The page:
A hacker has managed to remotely access an Amazon Ring doorbell and used it to try and extort ₿50 ($362,000) from the shocked inhabitant. Fortunately the scam didn’t work, but it is a reminder that hackers are trying even more elaborate ways to get their hands on your cash.
₿50 Ransom or “Termination”
The incident occurred in Grand Prairie just outside Dallas, where 28-year-old Tania Amador had installed Amazon Ring, an internet-connected video doorbell. Amador told local TV station WFAA that she was asleep when the Ring alarm sounded as if there was an intruder in the property. Before she could go and investigate however, a voice came through the speaker in the camera telling her that her system had been compromised and she needed to pay a ₿50 ransom or she would be “terminated”. When Amador checked the video feed, she was terrified to see that it appeared the hackers were outside her front door.
Leaked User Details More Likely than Hardware Hack
After realizing that the hack was remote and the hackers weren’t in fact outside, Amador and her boyfriend removed the batteries from the cameras and contacted Amazon about the issue. Further research revealed her case was not an isolated one – Ring has been compromised on many occasions, most likely because of a data breach involving user details being stolen or leaked and purchased on the dark web, allowing hackers easy access to the devices. However, a recent Motherboard report found that there software exists for as little as $6 that is specifically designed to hack Ring cameras.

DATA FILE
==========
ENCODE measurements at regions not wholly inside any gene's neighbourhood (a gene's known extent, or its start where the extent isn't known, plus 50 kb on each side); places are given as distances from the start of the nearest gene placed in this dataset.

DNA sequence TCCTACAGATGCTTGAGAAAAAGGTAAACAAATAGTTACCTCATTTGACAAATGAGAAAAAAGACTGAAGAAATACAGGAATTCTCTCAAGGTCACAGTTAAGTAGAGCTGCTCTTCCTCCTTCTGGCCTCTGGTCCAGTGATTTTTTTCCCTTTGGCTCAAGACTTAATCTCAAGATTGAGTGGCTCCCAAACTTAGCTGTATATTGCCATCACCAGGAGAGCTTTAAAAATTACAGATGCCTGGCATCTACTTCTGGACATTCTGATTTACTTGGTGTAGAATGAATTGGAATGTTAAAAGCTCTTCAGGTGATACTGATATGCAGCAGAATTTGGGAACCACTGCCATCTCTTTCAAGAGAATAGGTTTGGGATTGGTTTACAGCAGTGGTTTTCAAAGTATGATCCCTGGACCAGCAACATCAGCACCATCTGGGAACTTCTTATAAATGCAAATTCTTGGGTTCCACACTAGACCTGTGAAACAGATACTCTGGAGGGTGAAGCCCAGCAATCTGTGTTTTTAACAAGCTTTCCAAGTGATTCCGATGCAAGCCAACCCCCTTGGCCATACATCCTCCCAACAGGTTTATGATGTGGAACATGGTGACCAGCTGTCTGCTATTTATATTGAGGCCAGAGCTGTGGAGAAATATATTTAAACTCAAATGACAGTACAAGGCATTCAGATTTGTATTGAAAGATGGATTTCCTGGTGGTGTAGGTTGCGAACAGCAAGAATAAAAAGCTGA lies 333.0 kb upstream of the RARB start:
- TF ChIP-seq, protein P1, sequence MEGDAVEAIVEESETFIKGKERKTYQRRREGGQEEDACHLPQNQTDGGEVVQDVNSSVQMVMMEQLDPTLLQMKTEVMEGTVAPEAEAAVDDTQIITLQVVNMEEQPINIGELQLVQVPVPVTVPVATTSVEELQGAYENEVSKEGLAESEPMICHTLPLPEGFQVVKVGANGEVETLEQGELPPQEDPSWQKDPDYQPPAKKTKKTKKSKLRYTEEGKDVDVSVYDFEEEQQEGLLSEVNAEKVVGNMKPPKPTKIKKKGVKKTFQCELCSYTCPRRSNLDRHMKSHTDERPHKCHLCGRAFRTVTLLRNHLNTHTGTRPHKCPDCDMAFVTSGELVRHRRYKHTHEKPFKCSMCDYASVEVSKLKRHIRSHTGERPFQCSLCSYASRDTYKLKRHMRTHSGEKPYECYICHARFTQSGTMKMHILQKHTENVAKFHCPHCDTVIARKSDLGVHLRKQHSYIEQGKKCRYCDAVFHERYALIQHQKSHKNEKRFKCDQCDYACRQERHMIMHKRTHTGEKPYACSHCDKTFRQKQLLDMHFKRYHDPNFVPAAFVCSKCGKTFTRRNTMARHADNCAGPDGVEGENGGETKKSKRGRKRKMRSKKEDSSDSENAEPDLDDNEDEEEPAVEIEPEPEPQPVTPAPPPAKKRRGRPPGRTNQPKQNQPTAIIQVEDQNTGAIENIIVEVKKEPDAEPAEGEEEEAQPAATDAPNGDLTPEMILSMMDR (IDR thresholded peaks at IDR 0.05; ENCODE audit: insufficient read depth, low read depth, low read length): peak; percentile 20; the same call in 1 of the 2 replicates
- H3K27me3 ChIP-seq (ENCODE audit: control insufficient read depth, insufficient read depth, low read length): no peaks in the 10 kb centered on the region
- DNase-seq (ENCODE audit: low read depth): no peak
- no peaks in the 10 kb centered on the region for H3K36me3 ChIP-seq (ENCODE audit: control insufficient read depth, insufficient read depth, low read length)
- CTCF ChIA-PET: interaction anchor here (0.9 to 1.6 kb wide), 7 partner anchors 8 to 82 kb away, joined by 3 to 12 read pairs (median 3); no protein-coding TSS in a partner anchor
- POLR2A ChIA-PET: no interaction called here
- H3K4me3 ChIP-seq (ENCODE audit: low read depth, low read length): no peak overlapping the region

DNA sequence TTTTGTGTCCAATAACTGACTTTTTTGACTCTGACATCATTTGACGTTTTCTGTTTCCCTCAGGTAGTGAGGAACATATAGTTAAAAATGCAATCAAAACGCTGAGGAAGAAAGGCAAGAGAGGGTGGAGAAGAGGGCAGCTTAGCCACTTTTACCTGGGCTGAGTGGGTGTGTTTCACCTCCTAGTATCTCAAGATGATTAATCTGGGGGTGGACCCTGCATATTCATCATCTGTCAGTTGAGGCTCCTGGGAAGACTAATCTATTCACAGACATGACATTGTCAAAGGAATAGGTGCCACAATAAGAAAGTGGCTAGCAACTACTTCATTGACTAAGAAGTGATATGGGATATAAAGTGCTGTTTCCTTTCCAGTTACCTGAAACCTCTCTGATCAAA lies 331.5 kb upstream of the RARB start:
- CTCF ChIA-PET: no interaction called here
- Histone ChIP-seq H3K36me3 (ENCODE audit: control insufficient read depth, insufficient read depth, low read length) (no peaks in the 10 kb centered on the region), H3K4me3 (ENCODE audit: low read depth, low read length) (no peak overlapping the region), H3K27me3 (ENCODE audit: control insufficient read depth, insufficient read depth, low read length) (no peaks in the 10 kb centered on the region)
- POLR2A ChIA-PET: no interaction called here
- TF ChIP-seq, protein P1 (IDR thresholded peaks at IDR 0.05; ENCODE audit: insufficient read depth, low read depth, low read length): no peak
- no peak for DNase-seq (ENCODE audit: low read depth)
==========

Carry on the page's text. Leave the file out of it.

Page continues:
Hackers Push the Envelope in 2019
2019 has seen hackers use novel ways of trying to extort innocent people. In June it was reported that some were using ads in YouTube videos to push people towards downloading malware that would steal their crypto. Other methods included hiding ransomware in crypto giveaways and buying up doctored identity details to reset an exchange user’s account, thus getting their hands on that user’s funds.